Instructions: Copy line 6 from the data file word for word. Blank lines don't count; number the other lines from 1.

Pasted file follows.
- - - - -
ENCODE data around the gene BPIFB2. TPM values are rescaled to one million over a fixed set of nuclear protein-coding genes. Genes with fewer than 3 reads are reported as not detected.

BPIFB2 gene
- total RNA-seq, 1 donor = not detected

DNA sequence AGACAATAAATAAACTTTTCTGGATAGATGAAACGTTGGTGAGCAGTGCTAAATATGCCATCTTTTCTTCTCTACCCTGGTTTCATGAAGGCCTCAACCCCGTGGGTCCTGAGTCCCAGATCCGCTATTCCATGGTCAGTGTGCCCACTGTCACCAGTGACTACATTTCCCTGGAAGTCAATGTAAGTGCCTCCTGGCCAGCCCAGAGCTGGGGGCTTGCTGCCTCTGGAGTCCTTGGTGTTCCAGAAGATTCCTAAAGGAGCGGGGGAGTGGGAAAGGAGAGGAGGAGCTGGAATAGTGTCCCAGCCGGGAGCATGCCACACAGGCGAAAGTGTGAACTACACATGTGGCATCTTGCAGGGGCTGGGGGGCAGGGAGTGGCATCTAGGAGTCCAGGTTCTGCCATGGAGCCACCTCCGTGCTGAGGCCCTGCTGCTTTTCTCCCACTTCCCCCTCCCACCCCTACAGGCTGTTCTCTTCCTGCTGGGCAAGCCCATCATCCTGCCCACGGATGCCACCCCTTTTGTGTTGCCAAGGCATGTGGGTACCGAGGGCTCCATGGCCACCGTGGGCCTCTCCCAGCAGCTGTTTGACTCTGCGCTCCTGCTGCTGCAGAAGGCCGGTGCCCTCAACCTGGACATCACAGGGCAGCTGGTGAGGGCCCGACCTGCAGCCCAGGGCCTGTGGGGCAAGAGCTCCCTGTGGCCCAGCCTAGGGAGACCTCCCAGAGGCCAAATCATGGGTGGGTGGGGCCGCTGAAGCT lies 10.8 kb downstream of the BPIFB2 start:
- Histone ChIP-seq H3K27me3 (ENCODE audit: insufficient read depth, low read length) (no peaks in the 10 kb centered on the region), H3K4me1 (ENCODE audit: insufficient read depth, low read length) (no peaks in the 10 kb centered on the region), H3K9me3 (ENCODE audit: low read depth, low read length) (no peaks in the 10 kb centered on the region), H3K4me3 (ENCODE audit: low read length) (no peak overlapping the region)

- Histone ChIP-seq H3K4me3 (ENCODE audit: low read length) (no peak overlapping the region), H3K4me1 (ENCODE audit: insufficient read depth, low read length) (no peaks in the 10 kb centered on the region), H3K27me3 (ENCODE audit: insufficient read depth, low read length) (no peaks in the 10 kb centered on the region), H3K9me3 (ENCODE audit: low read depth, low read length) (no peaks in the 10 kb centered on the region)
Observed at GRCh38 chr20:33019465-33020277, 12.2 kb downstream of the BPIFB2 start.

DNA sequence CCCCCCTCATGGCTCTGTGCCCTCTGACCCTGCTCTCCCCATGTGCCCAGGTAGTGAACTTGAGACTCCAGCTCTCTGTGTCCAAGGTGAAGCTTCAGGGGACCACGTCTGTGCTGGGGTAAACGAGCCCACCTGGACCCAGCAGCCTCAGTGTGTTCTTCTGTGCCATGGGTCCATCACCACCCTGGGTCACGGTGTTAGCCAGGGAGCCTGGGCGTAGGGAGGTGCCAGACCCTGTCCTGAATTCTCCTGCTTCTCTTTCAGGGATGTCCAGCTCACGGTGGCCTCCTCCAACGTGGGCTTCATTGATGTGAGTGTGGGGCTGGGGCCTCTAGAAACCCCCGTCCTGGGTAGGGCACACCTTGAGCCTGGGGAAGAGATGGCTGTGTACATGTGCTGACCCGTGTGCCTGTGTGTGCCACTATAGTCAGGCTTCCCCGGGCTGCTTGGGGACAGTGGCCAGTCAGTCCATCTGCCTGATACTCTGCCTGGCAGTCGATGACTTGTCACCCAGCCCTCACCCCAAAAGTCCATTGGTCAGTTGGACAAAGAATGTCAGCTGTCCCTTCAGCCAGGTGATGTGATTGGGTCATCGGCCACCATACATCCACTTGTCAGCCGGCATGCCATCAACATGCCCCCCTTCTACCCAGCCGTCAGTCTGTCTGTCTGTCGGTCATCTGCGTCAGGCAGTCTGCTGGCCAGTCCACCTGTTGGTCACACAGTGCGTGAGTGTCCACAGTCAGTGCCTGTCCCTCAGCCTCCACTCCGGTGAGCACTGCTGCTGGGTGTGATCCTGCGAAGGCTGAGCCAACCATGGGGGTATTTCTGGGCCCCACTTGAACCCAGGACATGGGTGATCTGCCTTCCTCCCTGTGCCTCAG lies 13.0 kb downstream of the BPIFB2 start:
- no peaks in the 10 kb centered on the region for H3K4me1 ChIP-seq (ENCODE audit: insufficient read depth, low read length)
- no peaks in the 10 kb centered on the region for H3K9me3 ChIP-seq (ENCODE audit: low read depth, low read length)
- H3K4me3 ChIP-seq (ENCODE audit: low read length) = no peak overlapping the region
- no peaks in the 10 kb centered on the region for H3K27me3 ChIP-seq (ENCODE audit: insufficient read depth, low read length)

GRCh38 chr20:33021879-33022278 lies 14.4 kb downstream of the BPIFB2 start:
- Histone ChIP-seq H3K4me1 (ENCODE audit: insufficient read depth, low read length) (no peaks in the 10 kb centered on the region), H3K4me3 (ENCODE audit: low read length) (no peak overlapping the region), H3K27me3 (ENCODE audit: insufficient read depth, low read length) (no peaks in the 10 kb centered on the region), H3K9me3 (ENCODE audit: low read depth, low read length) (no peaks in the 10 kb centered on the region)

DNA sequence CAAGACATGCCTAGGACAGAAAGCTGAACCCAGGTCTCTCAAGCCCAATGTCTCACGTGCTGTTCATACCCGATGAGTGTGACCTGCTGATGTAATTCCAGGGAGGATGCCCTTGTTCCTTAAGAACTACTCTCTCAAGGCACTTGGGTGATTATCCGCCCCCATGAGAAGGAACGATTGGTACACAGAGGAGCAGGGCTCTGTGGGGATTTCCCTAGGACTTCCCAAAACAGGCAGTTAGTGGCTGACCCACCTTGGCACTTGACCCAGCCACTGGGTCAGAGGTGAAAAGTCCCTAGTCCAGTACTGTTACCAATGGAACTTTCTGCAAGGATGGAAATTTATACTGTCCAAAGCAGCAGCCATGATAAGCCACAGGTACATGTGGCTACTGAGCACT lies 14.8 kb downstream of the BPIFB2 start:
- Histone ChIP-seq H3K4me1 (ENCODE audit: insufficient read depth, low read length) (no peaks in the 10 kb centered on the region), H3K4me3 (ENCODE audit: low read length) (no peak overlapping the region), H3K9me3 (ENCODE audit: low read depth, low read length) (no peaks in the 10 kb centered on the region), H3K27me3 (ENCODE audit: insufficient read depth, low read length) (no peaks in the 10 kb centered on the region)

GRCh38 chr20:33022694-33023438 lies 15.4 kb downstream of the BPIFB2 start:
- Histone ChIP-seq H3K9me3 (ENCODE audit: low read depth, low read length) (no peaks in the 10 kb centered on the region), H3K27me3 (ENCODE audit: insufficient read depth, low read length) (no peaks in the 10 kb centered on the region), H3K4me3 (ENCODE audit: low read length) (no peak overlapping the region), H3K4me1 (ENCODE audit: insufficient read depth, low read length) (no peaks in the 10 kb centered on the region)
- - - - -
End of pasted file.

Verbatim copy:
- Histone ChIP-seq H3K4me3 (ENCODE audit: low read length) (no peak overlapping the region), H3K4me1 (ENCODE audit: insufficient read depth, low read length) (no peaks in the 10 kb centered on the region), H3K27me3 (ENCODE audit: insufficient read depth, low read length) (no peaks in the 10 kb centered on the region), H3K9me3 (ENCODE audit: low read depth, low read length) (no peaks in the 10 kb centered on the region)